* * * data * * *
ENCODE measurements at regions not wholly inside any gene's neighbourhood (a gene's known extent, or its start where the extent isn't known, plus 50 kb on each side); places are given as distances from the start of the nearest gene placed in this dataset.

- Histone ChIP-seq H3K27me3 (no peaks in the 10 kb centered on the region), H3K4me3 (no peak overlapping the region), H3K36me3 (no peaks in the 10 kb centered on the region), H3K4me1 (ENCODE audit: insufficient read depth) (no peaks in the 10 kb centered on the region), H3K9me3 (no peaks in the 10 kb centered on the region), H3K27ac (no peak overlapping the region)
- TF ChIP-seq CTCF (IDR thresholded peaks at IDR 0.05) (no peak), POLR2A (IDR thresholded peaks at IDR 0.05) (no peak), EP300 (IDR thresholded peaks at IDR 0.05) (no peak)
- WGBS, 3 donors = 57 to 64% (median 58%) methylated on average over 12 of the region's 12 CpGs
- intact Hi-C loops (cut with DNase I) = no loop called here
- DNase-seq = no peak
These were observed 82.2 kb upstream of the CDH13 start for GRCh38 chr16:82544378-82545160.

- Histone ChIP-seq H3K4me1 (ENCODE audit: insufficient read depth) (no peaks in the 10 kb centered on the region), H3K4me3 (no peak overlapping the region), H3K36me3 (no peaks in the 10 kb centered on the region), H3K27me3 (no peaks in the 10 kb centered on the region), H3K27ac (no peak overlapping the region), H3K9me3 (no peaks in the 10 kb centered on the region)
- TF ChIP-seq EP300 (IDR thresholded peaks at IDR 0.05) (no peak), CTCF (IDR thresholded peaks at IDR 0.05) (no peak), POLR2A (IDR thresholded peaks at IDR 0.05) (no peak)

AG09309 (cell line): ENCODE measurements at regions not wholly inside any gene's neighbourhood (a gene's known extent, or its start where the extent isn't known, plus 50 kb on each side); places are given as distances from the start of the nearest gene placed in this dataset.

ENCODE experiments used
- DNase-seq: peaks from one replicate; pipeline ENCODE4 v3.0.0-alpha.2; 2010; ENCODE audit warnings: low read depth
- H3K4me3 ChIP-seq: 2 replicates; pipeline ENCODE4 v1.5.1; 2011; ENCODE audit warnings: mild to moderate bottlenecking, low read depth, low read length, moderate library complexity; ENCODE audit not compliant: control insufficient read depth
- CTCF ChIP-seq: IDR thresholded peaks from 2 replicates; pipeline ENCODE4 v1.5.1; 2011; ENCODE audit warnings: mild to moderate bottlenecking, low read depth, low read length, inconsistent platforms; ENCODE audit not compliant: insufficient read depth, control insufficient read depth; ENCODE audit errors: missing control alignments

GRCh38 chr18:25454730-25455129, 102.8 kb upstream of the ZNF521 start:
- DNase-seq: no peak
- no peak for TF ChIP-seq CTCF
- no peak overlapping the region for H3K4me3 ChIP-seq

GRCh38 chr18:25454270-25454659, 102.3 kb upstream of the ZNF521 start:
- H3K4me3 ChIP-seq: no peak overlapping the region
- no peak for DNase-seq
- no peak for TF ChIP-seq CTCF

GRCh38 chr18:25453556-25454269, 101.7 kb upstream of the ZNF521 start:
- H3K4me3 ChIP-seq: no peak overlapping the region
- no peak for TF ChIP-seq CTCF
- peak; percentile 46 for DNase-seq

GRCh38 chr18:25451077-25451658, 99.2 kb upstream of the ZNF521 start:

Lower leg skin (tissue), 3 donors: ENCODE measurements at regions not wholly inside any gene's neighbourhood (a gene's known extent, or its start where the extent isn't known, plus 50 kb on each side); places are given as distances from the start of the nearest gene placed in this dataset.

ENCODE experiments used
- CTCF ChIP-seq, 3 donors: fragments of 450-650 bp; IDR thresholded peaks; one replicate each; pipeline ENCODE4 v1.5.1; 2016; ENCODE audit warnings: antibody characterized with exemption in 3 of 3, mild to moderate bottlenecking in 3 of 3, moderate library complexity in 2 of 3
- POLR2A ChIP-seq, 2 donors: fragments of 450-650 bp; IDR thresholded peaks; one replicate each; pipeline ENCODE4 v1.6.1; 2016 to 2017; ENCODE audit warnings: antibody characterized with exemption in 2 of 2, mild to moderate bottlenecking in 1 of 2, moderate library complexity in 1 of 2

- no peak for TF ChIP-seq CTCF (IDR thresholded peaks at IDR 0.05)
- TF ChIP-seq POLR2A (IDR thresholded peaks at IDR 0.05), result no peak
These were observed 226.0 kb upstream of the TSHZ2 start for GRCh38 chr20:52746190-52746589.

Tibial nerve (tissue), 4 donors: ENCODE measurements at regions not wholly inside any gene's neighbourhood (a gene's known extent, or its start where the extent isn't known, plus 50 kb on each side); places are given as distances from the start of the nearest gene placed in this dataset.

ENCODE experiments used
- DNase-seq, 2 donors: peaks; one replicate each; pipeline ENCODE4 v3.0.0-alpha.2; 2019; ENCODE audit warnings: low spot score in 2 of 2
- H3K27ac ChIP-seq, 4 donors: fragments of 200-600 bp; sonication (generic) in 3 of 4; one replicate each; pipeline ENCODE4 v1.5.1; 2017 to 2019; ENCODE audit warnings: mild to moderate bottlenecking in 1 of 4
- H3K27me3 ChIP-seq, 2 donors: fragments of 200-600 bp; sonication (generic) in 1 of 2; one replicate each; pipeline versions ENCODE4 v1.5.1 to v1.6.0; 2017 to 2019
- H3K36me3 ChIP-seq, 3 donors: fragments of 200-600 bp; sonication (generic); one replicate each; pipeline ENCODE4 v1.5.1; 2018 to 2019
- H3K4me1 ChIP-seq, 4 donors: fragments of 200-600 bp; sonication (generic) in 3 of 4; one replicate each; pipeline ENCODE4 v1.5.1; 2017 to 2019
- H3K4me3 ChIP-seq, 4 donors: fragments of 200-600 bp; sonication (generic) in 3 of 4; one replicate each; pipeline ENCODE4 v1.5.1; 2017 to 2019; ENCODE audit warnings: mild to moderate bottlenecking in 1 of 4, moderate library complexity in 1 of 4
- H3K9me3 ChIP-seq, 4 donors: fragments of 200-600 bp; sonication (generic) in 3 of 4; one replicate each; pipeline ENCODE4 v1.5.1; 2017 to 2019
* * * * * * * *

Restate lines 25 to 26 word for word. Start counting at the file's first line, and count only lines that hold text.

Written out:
- no peak for TF ChIP-seq CTCF
- peak; percentile 46 for DNase-seq